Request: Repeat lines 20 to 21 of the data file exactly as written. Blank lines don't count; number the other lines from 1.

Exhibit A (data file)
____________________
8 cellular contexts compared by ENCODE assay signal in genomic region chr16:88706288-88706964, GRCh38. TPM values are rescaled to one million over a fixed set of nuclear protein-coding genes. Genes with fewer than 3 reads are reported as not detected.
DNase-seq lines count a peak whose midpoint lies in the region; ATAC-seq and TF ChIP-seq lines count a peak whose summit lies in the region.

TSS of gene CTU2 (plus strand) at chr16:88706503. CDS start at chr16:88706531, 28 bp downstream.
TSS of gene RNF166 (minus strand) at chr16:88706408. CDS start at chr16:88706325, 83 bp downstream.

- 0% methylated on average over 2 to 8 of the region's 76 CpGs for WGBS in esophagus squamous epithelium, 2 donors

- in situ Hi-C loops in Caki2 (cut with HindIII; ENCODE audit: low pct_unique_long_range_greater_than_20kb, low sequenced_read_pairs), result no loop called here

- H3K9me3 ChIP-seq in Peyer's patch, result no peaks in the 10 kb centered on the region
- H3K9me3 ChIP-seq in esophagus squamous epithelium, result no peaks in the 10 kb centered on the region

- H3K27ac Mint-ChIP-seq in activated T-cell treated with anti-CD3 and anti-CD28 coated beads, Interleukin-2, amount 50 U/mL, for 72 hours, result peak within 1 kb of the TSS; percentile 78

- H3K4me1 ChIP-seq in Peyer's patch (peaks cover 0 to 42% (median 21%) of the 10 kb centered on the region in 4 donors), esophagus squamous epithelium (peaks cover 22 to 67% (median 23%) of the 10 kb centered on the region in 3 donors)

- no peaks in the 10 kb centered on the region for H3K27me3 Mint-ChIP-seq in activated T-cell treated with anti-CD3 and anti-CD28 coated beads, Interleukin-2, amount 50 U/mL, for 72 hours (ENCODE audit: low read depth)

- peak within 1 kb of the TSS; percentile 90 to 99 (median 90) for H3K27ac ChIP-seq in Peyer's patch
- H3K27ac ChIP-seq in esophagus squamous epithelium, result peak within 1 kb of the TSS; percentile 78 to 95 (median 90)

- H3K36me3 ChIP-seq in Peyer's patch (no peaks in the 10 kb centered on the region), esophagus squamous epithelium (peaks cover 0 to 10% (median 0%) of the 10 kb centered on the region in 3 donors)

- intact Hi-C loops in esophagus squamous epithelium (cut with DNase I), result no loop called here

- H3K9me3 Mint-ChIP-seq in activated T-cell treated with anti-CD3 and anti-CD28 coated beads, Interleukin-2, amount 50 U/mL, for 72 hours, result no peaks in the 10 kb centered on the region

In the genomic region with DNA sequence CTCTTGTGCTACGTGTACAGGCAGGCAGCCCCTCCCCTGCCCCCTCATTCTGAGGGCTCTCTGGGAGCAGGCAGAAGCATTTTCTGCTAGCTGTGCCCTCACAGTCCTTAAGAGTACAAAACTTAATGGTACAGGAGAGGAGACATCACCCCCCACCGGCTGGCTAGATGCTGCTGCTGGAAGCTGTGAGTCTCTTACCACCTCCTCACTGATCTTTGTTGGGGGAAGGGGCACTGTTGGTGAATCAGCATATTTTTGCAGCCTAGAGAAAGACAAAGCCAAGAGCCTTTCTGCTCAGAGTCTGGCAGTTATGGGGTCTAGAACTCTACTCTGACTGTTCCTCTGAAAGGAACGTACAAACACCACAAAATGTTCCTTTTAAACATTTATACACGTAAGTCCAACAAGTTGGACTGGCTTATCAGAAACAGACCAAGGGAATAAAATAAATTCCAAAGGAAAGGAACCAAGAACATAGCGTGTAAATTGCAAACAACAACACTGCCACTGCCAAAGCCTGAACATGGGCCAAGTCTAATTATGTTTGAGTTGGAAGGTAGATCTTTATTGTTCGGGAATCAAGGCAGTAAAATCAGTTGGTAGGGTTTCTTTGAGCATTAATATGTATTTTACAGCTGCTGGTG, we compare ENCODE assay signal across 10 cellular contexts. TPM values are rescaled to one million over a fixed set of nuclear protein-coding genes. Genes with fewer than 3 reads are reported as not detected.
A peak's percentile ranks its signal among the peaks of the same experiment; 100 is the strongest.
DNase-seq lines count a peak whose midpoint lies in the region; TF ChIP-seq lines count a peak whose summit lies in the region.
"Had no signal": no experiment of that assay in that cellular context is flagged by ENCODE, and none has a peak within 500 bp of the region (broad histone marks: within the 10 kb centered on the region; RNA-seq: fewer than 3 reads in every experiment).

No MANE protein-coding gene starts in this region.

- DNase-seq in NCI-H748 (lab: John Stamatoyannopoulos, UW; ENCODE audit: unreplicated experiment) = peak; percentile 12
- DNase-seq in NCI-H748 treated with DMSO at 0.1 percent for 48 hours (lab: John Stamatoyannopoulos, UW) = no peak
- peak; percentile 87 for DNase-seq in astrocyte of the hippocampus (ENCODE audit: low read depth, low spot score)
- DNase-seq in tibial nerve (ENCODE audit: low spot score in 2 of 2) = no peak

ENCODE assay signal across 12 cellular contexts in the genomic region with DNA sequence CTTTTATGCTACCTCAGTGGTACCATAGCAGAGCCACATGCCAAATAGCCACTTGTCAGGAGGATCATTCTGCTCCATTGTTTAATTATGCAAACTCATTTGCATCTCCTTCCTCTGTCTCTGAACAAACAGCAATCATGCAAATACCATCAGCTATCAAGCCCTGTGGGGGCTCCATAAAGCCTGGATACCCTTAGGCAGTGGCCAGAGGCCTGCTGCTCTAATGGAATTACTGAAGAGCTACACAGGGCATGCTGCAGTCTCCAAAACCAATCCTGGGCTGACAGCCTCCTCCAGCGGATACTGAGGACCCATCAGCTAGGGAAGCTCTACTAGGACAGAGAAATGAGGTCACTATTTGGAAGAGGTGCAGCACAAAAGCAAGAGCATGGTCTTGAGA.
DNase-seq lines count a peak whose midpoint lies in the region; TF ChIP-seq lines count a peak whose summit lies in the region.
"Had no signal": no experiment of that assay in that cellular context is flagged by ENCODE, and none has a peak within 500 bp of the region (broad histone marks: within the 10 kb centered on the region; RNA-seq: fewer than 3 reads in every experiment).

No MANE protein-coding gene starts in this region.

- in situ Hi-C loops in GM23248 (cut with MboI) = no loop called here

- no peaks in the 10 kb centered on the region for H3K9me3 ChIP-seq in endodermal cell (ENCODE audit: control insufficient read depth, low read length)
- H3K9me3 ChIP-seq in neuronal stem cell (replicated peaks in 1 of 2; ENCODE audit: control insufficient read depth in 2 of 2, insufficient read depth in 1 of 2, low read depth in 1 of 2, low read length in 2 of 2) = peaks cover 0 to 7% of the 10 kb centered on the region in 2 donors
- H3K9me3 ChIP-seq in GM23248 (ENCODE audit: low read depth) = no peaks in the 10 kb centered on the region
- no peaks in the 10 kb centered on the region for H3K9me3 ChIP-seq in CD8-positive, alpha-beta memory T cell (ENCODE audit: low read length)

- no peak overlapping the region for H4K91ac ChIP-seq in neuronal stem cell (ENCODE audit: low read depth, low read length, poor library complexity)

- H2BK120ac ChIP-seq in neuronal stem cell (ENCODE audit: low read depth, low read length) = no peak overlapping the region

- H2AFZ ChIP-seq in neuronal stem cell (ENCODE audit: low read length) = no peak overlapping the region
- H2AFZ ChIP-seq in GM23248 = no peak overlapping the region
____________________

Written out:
"Had no signal": no experiment of that assay in that cellular context is flagged by ENCODE, and none has a peak within 500 bp of the region (broad histone marks: within the 10 kb centered on the region; RNA-seq: fewer than 3 reads in every experiment).

No MANE protein-coding gene starts in this region.